First, a PSA announcement (and writing-related): Watch Maid on Netflix, and then read Maid the Memoir by Stephanie Land. A powerful story that sadly I was able to relate to on some levels. Verbal abuse is abuse and living with a parent with mental illness is HARD. Stephanie used writing to escape her past and help others, and I love that in real life she got that happy ending she deserved.
One of my hobbies other than writing is listening to true crime podcasts. One of my favorites is Up and Vanished. This season Payne and his team are investing the disappearance of an indigenous woman from Montana. In one of the ads, Payne recommended season 2 of This Land. Here is a summary of this season’s topic: ALM – as referred to in court documents – is a Navajo and Cherokee toddler. When he was a baby, a white couple from the suburbs of Dallas wanted to adopt him, but a federal law said they couldn’t. The Brackeens’ case would have been a normal adoption dispute, but then one of the most powerful corporate law firms in the United States took it on and helped the couple launch a federal lawsuit. Today, the lawsuit doesn’t just impact the future of one child, or even the future of one law. It threatens the entire legal structure defending Native American rights. The second season of This Land is a timely exposé about how the far right is using Native children to quietly dismantle American Indian tribes and advance a conservative agenda.
This podcast hit home on a few levels for me. One as an adoptive mom and also as a Guardian ad Litem. I knew that the White Savior Complex was real, but that was NOT the reason I wanted to adopt. And it was hard to hear the Native adoptees talk about missing their culture. For my son, we have that cultural connection. For my daughter, we do not. So I ask, how long is a child supposed to wait for a forever family before a white mom is acceptable? Unlike the podcast, I am not in favor of white families using their privilege to bypass the systems in place to preserve that cultural connection. But again, how long does a child wait?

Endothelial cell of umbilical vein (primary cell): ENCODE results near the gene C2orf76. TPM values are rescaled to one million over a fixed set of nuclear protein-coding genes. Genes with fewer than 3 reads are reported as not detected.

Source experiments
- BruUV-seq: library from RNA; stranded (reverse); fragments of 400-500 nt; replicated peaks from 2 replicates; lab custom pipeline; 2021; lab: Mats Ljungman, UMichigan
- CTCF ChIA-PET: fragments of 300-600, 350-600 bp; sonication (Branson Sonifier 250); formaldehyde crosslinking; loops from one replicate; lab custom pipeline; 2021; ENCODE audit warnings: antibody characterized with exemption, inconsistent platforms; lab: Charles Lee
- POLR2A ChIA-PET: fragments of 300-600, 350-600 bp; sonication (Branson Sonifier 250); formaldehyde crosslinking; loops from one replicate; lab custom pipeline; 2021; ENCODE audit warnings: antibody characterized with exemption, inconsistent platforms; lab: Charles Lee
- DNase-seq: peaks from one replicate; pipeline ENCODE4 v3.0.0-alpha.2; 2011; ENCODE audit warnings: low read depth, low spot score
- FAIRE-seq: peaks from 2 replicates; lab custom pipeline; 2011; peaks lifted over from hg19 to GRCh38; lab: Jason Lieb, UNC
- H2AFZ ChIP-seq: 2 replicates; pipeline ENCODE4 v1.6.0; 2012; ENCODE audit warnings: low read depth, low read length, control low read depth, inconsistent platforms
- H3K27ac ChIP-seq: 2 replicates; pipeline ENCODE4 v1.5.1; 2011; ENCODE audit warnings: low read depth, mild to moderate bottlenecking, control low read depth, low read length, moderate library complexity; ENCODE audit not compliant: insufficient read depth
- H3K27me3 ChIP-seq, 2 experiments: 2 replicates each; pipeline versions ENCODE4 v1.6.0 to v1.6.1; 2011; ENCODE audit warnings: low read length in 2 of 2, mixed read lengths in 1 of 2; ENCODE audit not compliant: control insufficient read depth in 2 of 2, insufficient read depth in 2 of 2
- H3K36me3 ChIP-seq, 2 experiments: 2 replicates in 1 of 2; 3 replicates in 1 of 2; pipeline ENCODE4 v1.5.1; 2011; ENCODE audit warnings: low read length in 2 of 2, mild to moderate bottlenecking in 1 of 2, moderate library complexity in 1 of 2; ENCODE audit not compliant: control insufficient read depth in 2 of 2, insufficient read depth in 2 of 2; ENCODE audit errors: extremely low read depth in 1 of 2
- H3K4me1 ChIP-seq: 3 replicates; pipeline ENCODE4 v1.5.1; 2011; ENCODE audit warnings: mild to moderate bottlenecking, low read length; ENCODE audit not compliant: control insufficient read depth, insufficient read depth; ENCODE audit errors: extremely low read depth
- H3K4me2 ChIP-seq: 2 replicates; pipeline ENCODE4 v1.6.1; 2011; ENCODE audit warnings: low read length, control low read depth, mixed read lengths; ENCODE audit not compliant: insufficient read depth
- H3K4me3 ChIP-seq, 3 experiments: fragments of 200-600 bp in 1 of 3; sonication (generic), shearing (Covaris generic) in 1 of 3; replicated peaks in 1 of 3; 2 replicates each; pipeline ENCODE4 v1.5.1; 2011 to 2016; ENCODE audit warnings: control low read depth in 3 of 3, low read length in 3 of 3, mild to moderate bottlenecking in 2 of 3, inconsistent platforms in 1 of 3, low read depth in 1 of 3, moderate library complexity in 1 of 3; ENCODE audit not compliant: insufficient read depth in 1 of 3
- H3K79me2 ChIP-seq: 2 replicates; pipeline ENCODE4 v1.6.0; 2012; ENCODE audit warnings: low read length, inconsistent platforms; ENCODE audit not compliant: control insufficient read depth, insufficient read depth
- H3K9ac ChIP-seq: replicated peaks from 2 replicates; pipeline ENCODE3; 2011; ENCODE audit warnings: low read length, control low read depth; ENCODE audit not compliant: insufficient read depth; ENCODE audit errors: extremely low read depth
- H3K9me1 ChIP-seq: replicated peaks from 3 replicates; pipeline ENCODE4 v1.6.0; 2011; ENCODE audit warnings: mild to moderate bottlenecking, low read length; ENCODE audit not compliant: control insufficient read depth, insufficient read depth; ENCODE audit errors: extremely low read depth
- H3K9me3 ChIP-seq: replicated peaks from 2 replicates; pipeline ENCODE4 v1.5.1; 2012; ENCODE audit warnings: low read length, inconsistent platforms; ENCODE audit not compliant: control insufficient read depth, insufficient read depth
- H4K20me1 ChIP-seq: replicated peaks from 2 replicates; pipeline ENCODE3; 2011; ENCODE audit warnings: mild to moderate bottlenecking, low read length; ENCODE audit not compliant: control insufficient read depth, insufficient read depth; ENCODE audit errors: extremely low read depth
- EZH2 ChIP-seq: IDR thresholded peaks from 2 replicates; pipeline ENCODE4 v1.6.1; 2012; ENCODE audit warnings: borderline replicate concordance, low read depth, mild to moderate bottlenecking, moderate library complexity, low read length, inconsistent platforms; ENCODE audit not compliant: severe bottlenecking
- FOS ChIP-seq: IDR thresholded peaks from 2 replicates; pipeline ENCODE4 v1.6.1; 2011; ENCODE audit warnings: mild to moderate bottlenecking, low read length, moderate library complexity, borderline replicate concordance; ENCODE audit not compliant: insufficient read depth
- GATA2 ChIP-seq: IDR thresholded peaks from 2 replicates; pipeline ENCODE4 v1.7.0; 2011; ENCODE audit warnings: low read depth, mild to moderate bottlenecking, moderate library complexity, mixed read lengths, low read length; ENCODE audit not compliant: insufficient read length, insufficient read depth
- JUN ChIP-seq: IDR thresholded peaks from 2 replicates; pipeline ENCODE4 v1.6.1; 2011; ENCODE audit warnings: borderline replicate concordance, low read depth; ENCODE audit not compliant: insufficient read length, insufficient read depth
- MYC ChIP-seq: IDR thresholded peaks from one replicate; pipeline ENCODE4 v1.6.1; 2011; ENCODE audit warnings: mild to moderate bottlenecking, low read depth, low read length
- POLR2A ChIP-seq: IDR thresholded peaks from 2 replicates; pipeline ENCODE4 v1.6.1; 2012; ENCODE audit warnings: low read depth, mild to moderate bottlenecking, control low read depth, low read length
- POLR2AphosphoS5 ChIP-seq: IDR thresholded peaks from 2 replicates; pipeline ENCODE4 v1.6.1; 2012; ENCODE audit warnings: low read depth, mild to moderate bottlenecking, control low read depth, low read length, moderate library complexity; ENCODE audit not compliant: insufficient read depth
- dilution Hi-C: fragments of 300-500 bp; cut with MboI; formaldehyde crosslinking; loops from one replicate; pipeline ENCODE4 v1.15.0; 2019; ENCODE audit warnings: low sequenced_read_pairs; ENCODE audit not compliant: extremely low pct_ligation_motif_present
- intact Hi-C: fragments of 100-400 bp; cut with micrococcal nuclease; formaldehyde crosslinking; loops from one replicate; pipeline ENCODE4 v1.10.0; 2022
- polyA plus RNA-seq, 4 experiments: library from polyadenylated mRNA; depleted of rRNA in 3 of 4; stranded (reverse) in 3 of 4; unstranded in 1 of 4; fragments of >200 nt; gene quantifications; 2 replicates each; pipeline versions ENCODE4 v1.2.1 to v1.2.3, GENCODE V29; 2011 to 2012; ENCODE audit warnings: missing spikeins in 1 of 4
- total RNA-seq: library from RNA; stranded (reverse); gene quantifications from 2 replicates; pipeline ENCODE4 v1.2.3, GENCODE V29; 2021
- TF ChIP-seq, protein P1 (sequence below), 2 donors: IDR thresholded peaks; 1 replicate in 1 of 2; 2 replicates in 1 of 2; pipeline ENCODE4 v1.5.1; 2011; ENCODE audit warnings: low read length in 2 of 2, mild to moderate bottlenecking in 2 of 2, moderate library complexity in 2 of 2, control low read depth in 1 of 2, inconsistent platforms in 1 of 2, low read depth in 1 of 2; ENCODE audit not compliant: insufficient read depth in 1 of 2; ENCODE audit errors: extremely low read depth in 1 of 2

This is an honest question. And maybe to help, I should share what the rules are for adopting internationally. The Hague Process changed how international adoptions happened. Under these new guidelines, birth parents have to sign paperwork saying that they officially relinquish custody. Great concept, in theory. Here is what that would have looked like for my children. My son’s birth mother left no identifying information at the orphanage. Under these rules, he would have most likely spent his childhood in the orphanage. My daughter’s birth mother signed all the paperwork (I have it all) relinquishing custody.
I keep coming back to that question of how long does a child wait? But I am also learning that people who are a part of the decision-making process are not always honest about the situation, and that is hard for me as someone who has been a part of the process. At the end of the day, I know our reasons for adopting were genuine. We followed all the rules. But now I question if that was enough.
And now I put on my GAL hat. I have to follow the foster care guidelines. My role is to advocate for the child. But what do I do when those in the system do not follow the rules? I am not a part of the approval process. But I would 100% agree to a family placement if a child needs to be removed from the home. It all just feels so much more complicated and unfair after listening to my new podcast.
Whew, this post feels like a vomiting of my feelings on some issues. But I do go back to that last episode of Maid when each woman shared their writing, and all the snaps. I can only hope that my friends are sending me all the SNAPS after reading.